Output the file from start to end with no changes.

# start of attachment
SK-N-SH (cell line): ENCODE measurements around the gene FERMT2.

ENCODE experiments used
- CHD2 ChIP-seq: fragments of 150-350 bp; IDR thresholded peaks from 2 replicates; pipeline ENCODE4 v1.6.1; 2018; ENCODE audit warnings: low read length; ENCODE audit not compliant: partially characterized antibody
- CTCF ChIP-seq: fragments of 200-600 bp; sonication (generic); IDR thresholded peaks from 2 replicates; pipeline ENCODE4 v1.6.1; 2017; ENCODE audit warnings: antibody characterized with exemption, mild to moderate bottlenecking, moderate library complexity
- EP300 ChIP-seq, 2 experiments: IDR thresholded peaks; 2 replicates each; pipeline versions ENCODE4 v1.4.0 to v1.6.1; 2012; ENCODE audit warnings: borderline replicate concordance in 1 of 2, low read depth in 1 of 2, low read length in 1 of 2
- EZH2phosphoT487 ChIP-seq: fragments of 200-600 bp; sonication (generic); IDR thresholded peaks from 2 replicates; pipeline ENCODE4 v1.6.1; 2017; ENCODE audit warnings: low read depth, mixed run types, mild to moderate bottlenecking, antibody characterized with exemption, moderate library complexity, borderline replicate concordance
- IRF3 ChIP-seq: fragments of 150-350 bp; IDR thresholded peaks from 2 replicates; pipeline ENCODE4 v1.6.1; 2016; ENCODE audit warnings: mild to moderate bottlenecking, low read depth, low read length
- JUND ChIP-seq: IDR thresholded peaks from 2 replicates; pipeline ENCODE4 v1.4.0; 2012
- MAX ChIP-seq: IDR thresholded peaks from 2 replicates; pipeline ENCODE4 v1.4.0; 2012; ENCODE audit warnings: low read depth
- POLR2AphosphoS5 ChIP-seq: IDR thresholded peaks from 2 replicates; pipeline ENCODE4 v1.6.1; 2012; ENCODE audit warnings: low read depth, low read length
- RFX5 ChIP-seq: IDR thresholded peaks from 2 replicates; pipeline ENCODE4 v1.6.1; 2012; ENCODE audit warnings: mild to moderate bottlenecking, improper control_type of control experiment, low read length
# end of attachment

SK-N-SH (cell line): ENCODE measurements around the gene FERMT2.

ENCODE experiments used
- CHD2 ChIP-seq: fragments of 150-350 bp; IDR thresholded peaks from 2 replicates; pipeline ENCODE4 v1.6.1; 2018; ENCODE audit warnings: low read length; ENCODE audit not compliant: partially characterized antibody
- CTCF ChIP-seq: fragments of 200-600 bp; sonication (generic); IDR thresholded peaks from 2 replicates; pipeline ENCODE4 v1.6.1; 2017; ENCODE audit warnings: antibody characterized with exemption, mild to moderate bottlenecking, moderate library complexity
- EP300 ChIP-seq, 2 experiments: IDR thresholded peaks; 2 replicates each; pipeline versions ENCODE4 v1.4.0 to v1.6.1; 2012; ENCODE audit warnings: borderline replicate concordance in 1 of 2, low read depth in 1 of 2, low read length in 1 of 2
- EZH2phosphoT487 ChIP-seq: fragments of 200-600 bp; sonication (generic); IDR thresholded peaks from 2 replicates; pipeline ENCODE4 v1.6.1; 2017; ENCODE audit warnings: low read depth, mixed run types, mild to moderate bottlenecking, antibody characterized with exemption, moderate library complexity, borderline replicate concordance
- IRF3 ChIP-seq: fragments of 150-350 bp; IDR thresholded peaks from 2 replicates; pipeline ENCODE4 v1.6.1; 2016; ENCODE audit warnings: mild to moderate bottlenecking, low read depth, low read length
- JUND ChIP-seq: IDR thresholded peaks from 2 replicates; pipeline ENCODE4 v1.4.0; 2012
- MAX ChIP-seq: IDR thresholded peaks from 2 replicates; pipeline ENCODE4 v1.4.0; 2012; ENCODE audit warnings: low read depth
- POLR2AphosphoS5 ChIP-seq: IDR thresholded peaks from 2 replicates; pipeline ENCODE4 v1.6.1; 2012; ENCODE audit warnings: low read depth, low read length
- RFX5 ChIP-seq: IDR thresholded peaks from 2 replicates; pipeline ENCODE4 v1.6.1; 2012; ENCODE audit warnings: mild to moderate bottlenecking, improper control_type of control experiment, low read length